PATIENTS WITH BRONCHOSPASTIC DISEASES SHOULD, IN GENERAL, NOT RECEIVE BETA BLOCKERS, including metoprolol tartrate and hydrochlorothiazide tablets. Because of its relative beta1 selectivity, however, metoprolol tartrate may be used with caution in patients with bronchospastic disease who do not respond to, or cannot tolerate, other antihypertensive treatment. Since beta1 selectivity is not absolute, a beta2 -stimulating agent should be administered concomitantly, and the lowest possible dose of metoprolol tartrate should be used. In these circumstances it would be prudent initially to administer metoprolol tartrate in smaller doses three times daily, instead of larger doses two times daily, to avoid the higher plasma levels associated with the longer dosing interval (see DOSAGE AND ADMINISTRATION).
Chronically administered beta-blocking therapy should not be routinely withdrawn prior to major surgery, however, the impaired ability of the heart to respond to reflex adrenergic stimuli may augment the risks of general anesthesia and surgical procedures.
Metoprolol tartrate should be used with caution in diabetic patients if a beta-blocking agent is required. Beta blockers, including metoprolol tartrate and hydrochlorothiazide tablets, may mask tachycardia occurring with hypoglycemia, but other manifestations such as dizziness and sweating may not be significantly affected. Selective beta blockers do not potentiate insulin-induced hypoglycemia and, unlike nonselective beta blockers, do not delay recovery of blood glucose to normal levels.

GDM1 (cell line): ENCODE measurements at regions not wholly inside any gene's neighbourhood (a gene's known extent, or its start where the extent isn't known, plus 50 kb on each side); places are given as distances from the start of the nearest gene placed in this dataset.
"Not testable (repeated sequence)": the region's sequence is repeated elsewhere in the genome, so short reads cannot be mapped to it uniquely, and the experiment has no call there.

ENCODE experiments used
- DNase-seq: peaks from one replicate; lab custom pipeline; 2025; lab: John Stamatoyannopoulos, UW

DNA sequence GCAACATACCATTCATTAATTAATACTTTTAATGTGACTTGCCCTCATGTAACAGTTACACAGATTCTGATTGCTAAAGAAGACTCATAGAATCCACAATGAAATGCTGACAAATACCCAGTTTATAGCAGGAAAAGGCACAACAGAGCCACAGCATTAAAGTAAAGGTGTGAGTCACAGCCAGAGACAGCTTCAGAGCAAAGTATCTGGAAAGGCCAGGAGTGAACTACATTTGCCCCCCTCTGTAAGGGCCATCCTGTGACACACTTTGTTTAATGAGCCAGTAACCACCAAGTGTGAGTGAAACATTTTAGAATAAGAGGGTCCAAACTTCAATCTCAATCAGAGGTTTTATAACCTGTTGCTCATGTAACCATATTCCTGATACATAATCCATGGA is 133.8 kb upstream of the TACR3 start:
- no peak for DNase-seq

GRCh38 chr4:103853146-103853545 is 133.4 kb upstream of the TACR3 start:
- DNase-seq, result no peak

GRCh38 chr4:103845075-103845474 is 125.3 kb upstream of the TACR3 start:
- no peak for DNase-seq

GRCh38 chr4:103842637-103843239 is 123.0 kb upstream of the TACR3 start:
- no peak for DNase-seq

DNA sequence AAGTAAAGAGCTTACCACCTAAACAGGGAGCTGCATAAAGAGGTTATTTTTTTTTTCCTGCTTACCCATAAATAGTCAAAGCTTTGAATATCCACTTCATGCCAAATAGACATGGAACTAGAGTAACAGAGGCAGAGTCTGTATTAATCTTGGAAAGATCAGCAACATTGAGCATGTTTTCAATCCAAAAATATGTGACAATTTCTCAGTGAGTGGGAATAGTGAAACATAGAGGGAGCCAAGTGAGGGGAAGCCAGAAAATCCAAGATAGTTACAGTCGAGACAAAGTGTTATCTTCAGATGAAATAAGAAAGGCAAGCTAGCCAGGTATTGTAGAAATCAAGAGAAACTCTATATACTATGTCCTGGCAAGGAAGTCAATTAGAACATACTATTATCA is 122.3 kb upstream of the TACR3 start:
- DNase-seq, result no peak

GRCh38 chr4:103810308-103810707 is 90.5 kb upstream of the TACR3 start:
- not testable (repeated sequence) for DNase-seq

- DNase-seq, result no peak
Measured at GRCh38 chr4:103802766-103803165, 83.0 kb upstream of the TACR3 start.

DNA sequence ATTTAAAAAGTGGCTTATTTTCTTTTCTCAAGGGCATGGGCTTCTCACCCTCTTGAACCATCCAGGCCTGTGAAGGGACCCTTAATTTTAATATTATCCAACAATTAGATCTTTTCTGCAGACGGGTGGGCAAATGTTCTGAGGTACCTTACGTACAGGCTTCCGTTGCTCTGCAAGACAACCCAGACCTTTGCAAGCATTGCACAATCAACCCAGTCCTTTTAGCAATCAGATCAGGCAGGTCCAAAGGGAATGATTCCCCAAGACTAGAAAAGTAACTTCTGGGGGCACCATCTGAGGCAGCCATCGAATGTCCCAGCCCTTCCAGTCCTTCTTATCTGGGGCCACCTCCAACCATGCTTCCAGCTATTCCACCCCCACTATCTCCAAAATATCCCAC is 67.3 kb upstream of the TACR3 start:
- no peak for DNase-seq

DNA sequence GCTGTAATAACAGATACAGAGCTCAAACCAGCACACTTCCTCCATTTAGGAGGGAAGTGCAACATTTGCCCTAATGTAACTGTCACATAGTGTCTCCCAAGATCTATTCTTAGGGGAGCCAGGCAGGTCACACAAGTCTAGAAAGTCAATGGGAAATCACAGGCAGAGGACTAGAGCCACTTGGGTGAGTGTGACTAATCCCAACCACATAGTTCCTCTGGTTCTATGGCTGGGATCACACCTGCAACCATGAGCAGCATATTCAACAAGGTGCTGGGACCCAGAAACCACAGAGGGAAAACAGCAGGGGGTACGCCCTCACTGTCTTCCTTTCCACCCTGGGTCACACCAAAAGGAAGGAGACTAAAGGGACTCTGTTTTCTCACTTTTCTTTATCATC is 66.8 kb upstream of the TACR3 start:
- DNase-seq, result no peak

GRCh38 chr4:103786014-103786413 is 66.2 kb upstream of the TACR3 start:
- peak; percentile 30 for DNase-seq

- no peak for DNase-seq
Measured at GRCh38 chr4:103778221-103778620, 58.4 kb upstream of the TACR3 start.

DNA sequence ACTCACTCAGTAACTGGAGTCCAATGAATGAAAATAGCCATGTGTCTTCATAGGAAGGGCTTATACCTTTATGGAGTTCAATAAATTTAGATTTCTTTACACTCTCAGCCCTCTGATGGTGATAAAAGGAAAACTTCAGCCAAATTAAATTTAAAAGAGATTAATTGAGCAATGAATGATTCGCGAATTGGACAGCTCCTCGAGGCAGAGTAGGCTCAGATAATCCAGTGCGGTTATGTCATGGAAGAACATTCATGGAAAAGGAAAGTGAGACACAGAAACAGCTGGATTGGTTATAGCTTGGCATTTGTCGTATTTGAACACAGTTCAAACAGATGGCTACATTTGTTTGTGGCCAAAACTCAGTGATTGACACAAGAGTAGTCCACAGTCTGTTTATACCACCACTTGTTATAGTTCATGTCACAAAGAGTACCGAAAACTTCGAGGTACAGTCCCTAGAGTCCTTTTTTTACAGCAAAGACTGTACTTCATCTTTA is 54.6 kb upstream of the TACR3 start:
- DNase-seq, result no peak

If metoprolol tartrate is used in the setting of pheochromocytoma, it should be given in combination with an alpha blocker, and only after the alpha blocker has been initiated. Administration of beta blockers alone in the setting of pheochromocytoma has been associated with a paradoxical increase in blood pressure due to the attenuation of beta-mediated vasodilatation in skeletal muscle.
Beta-adrenergic blockade may mask certain clinical signs (e.g., tachycardia) or hyperthyroidism. Patients suspected of developing thyrotoxicosis should be managed carefully to avoid abrupt withdrawal of beta blockade, which might precipitate a thyroid storm.
Thiazides should be used with caution in patients with severe renal disease. In patients with renal disease, thiazides may precipitate azotemia. Cumulative effects of the drug may develop in patients with impaired renal function.
Thiazides should be used with caution in patients with impaired hepatic function or progressive liver disease, since minor alterations of fluid and electrolyte imbalance may precipitate hepatic coma.
Thiazides may add to or potentiate the action of other antihypertensive drugs. Potentiation occurs with ganglionic or peripheral adrenergic blocking drugs.
Sensitivity reactions are more likely to occur in patients with a history of allergy or bronchial asthma.
The possibility of exacerbation or activation of systemic lupus erythematosus has been reported.
Hydrochlorothiazide, a sulfonamide, can cause an idiosyncratic reaction, resulting in acute transient myopia and acute angle-closure glaucoma. Symptoms include acute onset of decreased visual acuity or ocular pain and typically occur within hours to weeks of drug initiation. Untreated acute angle-closure glaucoma can lead to permanent vision loss. The primary treatment is to discontinue hydrochlorothiazide as rapidly as possible. Prompt medical or surgical treatments may need to be considered if the intraocular pressure remains uncontrolled. Risk factors for developing acute angle-closure glaucoma may include a history of sulfonamide or penicillin allergy.